Restoration efforts, with USFWS funding support, began in December 1991 with the Onion Bottom site, an area that historically grew mint and onions.  After abandonment, exotic reed canary grass infested the east half, with lowland tree species establishing on the west half.

Breaking/plugging existing agriculture drainage tile lines and installing a passive water control structure restored a more natural hydrology.  This resulted in an 11-acre marsh wetland community.

Onion Bottom pre-treatment with reed canary grass infestation on saturated abandoned agriculture muck soils. (August 1991)

Subsurface drainage tile line location identified by excavating perpendicular to expected drainage outlet flow. (Dec 1991)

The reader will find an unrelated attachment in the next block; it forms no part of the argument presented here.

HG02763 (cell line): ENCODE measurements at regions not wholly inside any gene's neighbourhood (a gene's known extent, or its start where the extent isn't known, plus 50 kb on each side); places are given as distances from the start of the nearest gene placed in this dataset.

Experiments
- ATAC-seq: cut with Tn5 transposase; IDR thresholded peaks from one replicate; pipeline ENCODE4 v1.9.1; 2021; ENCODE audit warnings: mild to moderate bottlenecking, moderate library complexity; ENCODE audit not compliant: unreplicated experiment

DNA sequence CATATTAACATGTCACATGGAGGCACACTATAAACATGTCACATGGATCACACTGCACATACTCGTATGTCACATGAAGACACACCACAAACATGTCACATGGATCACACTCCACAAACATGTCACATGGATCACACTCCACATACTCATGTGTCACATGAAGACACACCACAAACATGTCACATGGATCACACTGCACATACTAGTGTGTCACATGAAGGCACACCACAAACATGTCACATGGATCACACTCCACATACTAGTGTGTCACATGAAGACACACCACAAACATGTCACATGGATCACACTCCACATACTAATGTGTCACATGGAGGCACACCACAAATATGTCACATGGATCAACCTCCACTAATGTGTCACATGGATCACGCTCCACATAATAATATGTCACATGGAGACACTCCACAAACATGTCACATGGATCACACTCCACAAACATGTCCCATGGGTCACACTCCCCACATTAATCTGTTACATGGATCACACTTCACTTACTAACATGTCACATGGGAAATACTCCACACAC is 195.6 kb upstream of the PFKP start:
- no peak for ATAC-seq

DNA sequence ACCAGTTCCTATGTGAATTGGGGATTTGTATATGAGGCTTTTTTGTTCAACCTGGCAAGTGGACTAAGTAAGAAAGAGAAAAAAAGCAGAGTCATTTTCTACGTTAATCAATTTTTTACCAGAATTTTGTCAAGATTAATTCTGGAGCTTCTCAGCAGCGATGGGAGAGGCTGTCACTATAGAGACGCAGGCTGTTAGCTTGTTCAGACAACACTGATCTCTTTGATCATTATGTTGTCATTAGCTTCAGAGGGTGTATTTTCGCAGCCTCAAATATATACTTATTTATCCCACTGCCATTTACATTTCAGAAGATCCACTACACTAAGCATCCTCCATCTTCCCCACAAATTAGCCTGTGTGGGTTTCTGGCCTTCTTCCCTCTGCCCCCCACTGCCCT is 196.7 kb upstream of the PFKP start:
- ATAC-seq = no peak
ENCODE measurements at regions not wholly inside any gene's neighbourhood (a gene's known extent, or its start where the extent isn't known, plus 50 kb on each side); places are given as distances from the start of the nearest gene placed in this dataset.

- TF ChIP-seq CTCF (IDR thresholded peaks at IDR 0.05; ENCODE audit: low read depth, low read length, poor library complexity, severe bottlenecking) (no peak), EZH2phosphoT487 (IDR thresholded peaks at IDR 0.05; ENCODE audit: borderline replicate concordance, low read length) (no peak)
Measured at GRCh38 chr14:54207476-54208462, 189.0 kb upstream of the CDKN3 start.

Tile located and broken by excavation along a section of its length. (Dec. 1991)

Outlet tile from drainage basin is blocked to interrupt original drainage flow.

Intact outlet tile that drains project area is backfilled (Dec. 1991)

New plastic tile is connected to intact  underground drain tile, an anti-seep collar installed and the open end of the new tile line is placed at the elevation of the designed high water level of the restored wetland basin.
Once backfilled, this passive waster control structure will drain away excess water that exceeds the designed high water level. (Dec. 1991)
Onion Bottom (upper left), after its initial 1991 restoration, with residual snags providing excellent red-headed woodpecker habitat. (Sept. 2011)